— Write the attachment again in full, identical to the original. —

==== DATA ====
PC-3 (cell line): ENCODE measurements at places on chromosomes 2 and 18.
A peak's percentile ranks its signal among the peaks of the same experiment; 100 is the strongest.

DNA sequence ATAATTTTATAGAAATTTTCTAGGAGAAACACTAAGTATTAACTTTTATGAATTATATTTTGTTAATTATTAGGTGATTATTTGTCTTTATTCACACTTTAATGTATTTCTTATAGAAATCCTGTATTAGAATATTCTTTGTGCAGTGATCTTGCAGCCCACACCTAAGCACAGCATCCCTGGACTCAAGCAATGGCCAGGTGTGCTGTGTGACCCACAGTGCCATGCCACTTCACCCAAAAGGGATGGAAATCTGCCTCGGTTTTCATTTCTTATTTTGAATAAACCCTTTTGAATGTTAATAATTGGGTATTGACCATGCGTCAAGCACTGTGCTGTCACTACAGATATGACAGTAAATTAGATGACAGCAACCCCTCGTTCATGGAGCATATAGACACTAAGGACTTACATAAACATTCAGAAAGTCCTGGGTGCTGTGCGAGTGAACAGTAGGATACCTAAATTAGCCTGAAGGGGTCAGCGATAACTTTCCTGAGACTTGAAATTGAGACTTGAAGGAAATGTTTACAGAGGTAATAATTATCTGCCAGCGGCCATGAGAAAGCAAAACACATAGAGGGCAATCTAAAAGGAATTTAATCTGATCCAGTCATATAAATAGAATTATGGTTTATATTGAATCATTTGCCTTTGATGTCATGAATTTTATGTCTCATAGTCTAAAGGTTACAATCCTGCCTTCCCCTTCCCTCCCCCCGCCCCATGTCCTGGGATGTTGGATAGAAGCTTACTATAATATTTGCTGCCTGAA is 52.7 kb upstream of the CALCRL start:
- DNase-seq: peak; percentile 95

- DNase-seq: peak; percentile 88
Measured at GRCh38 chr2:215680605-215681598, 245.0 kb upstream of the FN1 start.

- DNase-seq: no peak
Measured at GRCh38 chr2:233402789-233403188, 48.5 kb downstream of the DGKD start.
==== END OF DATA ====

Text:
PC-3 (cell line): ENCODE measurements at places on chromosomes 2 and 18.
A peak's percentile ranks its signal among the peaks of the same experiment; 100 is the strongest.

DNA sequence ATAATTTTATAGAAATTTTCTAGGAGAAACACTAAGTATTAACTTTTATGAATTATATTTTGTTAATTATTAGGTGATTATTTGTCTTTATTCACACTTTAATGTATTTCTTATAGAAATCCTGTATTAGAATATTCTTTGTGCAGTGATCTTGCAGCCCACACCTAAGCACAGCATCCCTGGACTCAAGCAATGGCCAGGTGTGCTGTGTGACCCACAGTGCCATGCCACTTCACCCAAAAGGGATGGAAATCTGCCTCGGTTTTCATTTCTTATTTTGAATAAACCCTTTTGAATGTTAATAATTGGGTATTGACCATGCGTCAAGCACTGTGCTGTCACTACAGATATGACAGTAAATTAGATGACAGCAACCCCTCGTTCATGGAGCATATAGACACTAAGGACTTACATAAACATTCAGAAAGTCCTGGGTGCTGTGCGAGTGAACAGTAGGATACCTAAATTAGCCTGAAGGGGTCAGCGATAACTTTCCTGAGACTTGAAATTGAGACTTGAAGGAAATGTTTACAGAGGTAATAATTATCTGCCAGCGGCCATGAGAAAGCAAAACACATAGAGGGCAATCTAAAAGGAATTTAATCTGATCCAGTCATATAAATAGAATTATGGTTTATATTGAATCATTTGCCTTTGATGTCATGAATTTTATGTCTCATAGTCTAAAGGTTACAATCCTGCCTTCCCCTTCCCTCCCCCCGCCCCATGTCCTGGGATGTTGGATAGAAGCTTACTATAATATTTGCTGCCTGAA is 52.7 kb upstream of the CALCRL start:
- DNase-seq: peak; percentile 95

- DNase-seq: peak; percentile 88
Measured at GRCh38 chr2:215680605-215681598, 245.0 kb upstream of the FN1 start.

- DNase-seq: no peak
Measured at GRCh38 chr2:233402789-233403188, 48.5 kb downstream of the DGKD start.